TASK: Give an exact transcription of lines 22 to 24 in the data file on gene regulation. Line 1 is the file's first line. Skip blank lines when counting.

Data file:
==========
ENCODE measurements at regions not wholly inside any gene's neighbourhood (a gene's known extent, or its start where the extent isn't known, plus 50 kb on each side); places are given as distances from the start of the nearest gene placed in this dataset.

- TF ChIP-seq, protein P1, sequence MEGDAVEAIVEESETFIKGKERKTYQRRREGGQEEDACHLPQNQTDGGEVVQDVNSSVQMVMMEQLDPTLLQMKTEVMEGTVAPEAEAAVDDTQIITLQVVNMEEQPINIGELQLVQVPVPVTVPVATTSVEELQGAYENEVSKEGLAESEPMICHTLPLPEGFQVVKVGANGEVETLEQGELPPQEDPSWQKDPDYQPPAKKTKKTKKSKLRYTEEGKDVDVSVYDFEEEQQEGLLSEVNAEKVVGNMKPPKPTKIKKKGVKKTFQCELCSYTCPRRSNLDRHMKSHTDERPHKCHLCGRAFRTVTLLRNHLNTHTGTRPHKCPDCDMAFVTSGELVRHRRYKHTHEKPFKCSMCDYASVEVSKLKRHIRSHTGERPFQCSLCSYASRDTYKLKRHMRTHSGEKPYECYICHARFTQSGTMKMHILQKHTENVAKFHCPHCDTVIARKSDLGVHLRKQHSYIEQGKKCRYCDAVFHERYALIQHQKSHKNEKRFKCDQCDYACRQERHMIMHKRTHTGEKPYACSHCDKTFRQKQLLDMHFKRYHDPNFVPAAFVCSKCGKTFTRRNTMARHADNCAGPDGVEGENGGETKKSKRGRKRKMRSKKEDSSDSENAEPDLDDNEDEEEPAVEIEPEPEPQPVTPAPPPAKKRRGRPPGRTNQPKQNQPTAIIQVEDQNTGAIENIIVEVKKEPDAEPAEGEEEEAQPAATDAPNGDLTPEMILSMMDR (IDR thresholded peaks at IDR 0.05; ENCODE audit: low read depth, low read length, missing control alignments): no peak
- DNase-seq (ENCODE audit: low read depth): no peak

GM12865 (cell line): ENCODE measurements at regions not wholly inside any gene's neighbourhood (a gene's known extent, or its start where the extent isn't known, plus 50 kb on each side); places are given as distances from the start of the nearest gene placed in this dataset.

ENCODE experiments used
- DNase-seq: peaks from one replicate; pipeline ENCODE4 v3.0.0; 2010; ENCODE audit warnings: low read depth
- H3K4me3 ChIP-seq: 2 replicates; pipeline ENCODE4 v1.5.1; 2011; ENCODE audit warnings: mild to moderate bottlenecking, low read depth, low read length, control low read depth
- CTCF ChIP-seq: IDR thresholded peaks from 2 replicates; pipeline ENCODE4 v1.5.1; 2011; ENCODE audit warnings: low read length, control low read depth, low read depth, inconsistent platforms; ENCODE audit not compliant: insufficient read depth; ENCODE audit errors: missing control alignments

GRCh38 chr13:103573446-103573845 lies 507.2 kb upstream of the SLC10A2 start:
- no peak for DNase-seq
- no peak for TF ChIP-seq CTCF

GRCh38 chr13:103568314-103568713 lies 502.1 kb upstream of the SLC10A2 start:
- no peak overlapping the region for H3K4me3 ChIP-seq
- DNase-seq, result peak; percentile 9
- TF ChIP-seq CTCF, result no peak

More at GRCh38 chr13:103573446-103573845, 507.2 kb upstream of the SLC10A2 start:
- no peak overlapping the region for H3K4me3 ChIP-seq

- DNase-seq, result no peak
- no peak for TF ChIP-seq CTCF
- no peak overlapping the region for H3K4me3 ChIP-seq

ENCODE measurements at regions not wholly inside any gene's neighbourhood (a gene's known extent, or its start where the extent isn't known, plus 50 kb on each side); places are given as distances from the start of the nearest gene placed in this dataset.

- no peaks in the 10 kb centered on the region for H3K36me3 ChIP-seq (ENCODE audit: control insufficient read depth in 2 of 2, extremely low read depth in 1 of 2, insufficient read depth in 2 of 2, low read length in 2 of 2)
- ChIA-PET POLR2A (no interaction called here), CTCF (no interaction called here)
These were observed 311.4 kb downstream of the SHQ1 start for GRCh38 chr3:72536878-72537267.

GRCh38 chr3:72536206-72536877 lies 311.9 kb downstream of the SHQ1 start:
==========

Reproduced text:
- no peaks in the 10 kb centered on the region for H3K36me3 ChIP-seq (ENCODE audit: control insufficient read depth in 2 of 2, extremely low read depth in 1 of 2, insufficient read depth in 2 of 2, low read length in 2 of 2)
- ChIA-PET POLR2A (no interaction called here), CTCF (no interaction called here)
These were observed 311.4 kb downstream of the SHQ1 start for GRCh38 chr3:72536878-72537267.